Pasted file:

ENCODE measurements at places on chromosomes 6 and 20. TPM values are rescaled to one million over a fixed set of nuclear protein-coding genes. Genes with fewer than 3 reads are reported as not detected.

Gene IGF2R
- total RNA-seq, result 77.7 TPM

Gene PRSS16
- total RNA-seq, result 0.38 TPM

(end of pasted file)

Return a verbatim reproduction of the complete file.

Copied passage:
ENCODE measurements at places on chromosomes 6 and 20. TPM values are rescaled to one million over a fixed set of nuclear protein-coding genes. Genes with fewer than 3 reads are reported as not detected.

Gene IGF2R
- total RNA-seq, result 77.7 TPM

Gene PRSS16
- total RNA-seq, result 0.38 TPM